Laws and regulations concerning plastic
It must be safe for private individuals to use articles made from plastic. Legislation has gradually become more stringent, which means that today's regulations protect us better than the regulations that existed a few years ago. Old plastics can therefore contain more substances that are harmful to health than new plastics sold in Sweden and in the rest of the EU.
Rules for chemical substances in toys
These EU rules take into account that children are particularly sensitive to chemical substances. The rules for articles intended for children up to three years of age also take into account the tendency of children to put things in their mouths, and are therefore even stricter. The rules for toys in the EU are more extensive and limit more chemical substances than legislation for any other articles sold in the EU. This is why it is often safer to let small children play with toys instead of other articles.
Read more about the rules for toys here
Rules for plastic in contact with food
Rules for plastic in contact with food take into account the fact that additives in the plastic can migrate from the plastic materials to food.
Read about food contact materials (FCMs) on the Swedish National Food Agency’s website External link.
Regulations on the chemical content of plastic items and other articles
The REACH Regulation on chemicals governs, among other things, which substances may not be present in, for example, furniture, textiles and other items that you use in your everyday life. It is good to know that you as an individual have the right to receive information about especially hazardous substances in all articles sold within the EU.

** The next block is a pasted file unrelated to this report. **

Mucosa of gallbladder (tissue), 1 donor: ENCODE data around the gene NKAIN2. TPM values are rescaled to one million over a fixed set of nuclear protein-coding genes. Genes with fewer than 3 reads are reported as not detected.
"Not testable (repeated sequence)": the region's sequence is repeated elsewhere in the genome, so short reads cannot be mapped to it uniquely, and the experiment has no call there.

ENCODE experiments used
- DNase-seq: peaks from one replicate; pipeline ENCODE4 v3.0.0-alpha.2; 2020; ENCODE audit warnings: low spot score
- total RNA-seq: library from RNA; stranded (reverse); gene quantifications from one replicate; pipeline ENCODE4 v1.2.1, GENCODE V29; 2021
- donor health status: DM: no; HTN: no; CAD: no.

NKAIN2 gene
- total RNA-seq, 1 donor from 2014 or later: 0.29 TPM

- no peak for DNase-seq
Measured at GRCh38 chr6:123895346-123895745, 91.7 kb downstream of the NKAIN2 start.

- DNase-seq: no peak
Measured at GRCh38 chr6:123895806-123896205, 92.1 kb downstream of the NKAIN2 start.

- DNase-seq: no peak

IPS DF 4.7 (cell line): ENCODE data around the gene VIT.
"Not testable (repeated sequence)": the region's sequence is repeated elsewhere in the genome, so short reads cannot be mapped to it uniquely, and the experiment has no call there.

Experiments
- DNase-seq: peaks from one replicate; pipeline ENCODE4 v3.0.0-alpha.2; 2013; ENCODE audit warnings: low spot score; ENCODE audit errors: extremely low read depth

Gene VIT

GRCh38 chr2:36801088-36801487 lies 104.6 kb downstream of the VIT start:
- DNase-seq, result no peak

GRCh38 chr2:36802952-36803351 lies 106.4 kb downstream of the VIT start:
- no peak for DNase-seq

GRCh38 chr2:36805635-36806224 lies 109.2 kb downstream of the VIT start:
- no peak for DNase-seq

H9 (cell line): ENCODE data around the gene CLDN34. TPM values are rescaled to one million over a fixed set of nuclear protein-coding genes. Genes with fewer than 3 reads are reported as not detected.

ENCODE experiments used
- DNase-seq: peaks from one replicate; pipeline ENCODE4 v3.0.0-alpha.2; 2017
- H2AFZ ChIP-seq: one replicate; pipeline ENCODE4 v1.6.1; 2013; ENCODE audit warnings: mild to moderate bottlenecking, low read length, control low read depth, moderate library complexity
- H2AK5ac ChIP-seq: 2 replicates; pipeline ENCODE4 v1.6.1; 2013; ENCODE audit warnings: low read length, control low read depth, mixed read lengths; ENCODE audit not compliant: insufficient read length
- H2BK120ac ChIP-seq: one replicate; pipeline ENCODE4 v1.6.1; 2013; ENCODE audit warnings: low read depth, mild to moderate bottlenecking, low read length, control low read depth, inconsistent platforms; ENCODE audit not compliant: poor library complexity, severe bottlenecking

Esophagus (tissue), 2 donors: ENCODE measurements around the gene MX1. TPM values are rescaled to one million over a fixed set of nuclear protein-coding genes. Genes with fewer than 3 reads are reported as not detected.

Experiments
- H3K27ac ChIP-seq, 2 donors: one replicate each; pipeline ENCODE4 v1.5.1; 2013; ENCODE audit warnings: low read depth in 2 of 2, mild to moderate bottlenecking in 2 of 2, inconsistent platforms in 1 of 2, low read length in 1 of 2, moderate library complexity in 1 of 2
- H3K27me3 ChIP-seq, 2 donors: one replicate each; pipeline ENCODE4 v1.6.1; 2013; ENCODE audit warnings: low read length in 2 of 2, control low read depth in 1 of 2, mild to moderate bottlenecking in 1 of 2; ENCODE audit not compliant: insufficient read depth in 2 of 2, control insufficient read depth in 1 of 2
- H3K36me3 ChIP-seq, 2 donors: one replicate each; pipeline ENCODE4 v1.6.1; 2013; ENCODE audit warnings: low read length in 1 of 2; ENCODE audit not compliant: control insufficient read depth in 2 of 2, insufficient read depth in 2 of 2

The app "Scan4Chem" (in Sweden "Kemikalieappen", language is set after having downloaded the app) is a tool that will make it easier for you to get information about hazardous substances in articles. External link.
Read more about your right to information
Read more about the REACH Regulation
Rules for chemical substances in electronic products
Plastics in electrical and electronic products can sometimes contain various chemical substances that are intended, for example, to prevent the plastic from catching fire if it gets overheated. A variety of other chemical substances with different functions may also need to be used in these types of articles. There are special regulations that, in addition to the REACH Regulation, limit the substances that may be present in these types of articles. One is called the RoHS Directive.
Read more about the RoHS Directive for electrical and electronic products here
Rules for plastic articles treated with biocides
All articles in the EU that are treated with antibacterial substances or other so-called biocidal products must be labelled with information about the product’s content. This rule is contained in the EU Biocidal Products Regulation. Sometimes biocides are used in articles where they are not really needed. When you see a product that has been treated to have antibacterial properties, for example, try to think about whether you really need this function. Biocides can affect both your health and the environment.